So now that we’ve figured out where the fish are, what they are willing to eat, and how to make a successful presentation, the next step is to decide if these small trout are worth staying around for. Were there larger fish also present and simply not feeding yet? As I mentioned, the majority of the trout we were catching were just undersized but the few keepers we were catching were in the 18 to 20 inch range. My clients were doing a great job of detecting the soft bites so none of the throwbacks were hooked deep and were swimming away plenty healthy. 

There are a few things to consider when contemplating leaving an area. We’ve all heard the old saying, “Never leave fish to find fish.”  While this is mostly true there are some exceptions. Had my new clients been letting the small specks swallow their jigs resulting in us unnecessarily killing them we would have relocated for sure. But this was not the case. In addition, the wind and super low tide had us very limited with regards to the areas we could target, and there were two other crucial factors we hadn’t yet had time to observe. The 13% waning moon was still about two hours above the horizon (on its way down), so we had yet to see the effects of the minor feed. The other factor, which is a huge here on Galveston Bay, is that the tide was due to start coming in around 9:30AM and it was going to be a big swing going from a -0.5 to 1.0 feet. Tide changes in this bay system (and most others) can often trigger the best bite of the entire day. 

So the decision has been made to stay put for now to see what develops. We continued making drift after drift until the track lines on my GPS eventually turned a small section of the screen into a blob of jagged lines. We were able to catch a few more keepers but the action slowed with each pass across the bayou. Even the tiny trout stopped eating as the moon disappeared below the horizon. And, as we approached the tail end of the minor feeding period, the tidal current had gone completely slack. The only thing we could do at this point was to wait and pray the fish would trigger again when the incoming tide began to arrive.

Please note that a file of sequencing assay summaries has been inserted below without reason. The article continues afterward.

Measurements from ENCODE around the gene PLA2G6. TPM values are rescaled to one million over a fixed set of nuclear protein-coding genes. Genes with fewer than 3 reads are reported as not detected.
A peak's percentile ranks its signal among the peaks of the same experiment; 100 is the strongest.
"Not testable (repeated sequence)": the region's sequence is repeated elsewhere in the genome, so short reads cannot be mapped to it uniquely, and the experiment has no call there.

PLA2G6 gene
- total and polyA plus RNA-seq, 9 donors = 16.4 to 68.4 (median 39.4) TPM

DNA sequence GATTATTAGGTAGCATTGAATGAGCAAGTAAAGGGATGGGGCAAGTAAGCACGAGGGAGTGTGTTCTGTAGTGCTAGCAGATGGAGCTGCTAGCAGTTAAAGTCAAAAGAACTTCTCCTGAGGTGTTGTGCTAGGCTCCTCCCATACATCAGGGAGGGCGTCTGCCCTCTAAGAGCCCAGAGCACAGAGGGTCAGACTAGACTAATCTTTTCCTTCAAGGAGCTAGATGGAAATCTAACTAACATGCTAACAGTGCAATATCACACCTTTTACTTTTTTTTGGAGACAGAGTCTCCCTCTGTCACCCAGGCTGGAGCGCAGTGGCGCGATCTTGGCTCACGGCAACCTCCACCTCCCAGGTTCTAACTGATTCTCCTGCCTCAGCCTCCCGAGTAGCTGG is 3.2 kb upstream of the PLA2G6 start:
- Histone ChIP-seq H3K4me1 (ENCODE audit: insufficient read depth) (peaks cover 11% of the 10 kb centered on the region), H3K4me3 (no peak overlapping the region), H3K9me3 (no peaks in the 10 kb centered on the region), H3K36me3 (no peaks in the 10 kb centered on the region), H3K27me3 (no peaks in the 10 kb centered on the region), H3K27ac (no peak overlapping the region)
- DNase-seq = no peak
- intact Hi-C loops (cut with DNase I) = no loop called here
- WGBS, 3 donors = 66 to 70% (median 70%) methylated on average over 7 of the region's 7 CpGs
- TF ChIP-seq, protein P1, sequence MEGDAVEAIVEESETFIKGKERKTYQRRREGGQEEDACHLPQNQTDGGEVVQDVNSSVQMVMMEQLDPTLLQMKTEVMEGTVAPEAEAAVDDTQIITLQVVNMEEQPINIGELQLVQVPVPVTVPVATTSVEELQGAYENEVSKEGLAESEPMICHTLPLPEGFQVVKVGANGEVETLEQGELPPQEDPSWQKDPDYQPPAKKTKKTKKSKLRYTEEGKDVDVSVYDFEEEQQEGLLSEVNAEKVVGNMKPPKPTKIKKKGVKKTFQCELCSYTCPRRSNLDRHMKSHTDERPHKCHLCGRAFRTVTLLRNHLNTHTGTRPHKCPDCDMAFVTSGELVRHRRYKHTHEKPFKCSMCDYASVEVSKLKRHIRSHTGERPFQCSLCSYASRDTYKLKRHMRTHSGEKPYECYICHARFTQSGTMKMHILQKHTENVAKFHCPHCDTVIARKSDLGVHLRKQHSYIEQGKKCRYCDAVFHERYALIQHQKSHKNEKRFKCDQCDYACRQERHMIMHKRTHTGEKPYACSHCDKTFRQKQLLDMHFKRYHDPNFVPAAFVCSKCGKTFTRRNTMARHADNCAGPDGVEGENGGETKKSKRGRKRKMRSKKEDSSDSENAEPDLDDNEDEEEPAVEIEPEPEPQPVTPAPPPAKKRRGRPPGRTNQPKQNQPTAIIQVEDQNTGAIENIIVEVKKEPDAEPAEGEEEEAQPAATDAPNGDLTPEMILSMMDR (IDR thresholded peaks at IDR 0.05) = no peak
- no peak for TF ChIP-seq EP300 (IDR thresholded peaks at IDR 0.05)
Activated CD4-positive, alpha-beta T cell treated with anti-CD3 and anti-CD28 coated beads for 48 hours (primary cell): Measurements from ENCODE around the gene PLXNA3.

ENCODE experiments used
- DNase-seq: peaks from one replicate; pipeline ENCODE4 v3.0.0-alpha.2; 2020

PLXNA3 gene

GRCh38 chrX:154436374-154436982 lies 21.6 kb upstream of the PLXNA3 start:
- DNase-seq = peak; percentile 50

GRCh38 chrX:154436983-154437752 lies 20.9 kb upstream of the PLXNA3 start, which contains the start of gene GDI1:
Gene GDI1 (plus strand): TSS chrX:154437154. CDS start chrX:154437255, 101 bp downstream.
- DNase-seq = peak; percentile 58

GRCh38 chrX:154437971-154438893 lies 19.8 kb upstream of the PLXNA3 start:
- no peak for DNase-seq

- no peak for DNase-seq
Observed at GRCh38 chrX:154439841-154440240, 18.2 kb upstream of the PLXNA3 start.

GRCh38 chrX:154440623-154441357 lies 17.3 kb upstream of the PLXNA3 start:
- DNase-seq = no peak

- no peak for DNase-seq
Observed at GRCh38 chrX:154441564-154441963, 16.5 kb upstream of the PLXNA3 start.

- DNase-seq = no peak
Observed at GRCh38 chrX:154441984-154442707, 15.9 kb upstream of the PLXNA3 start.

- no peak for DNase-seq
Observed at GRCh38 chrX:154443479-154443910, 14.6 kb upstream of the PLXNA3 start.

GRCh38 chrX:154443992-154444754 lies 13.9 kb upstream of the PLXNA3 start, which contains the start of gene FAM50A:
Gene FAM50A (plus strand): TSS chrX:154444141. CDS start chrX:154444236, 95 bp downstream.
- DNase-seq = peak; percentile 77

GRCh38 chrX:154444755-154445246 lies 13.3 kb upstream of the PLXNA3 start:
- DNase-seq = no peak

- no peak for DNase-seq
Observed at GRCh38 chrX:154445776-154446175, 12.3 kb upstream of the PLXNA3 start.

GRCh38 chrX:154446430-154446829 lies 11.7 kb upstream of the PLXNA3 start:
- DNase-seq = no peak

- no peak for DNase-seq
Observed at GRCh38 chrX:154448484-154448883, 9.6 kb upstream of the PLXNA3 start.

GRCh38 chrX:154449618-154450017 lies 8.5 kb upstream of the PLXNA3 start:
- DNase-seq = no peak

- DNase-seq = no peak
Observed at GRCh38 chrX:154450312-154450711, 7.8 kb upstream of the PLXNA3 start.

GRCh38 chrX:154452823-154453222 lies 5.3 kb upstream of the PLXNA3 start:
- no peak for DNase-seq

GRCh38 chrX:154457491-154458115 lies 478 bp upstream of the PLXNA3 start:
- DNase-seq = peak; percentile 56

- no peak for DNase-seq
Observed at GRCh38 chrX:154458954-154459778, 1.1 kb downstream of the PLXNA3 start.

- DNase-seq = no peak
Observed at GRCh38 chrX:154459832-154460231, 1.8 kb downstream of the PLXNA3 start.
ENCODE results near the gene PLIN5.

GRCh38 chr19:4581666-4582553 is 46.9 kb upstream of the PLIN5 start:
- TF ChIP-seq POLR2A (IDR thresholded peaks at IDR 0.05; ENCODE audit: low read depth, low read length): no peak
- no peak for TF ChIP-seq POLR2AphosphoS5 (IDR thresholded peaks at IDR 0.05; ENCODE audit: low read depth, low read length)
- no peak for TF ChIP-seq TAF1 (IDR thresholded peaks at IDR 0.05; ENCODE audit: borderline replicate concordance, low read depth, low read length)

Remember that I mentioned that we were drifting across the deep portion of the bayou from one shallow edge to the other?  Well, there is another area in this large bayou that I failed to mention. There’s a sizable mud flat adjacent to the deeper portion of the bayou, closer to the open bay, that forms a cove of sorts. Water depth across this area of mud flat ranges from two to four feet and the bottom is mostly very soft mud with scattered shell. As we were drifting I kept noticing over my left shoulder an occasional mullet flipping there. We eventually relocated and what happened next was well worth the wait. 

It seems our move couldn’t have been timed any better. The tide had just started to come in across the flat and up into the bayou. Mullet were becoming more active by the minute. In a span of roughly an hour we caught between 30 and 40 trout up to five pounds on various soft plastics, MirrOlure Fat Boys, and Borbolleta Hot Rods.

Not only did the tide and moon play a role in our success, the stiff wind clouded and streaked the water on the flat which caused it to warm under the bright late-morning sun. I also believe (and always have) that trout are much easier to trick in slightly off-colored water versus air-clear. It also didn’t hurt that the atmospheric pressure was already declining from when our morning first began. By having a solid plan and adjusting to the elements as they changed over the course of the morning we were able to have a successful day on the water. 

Keep your head on a swivel, make adjustments, and good luck on the water!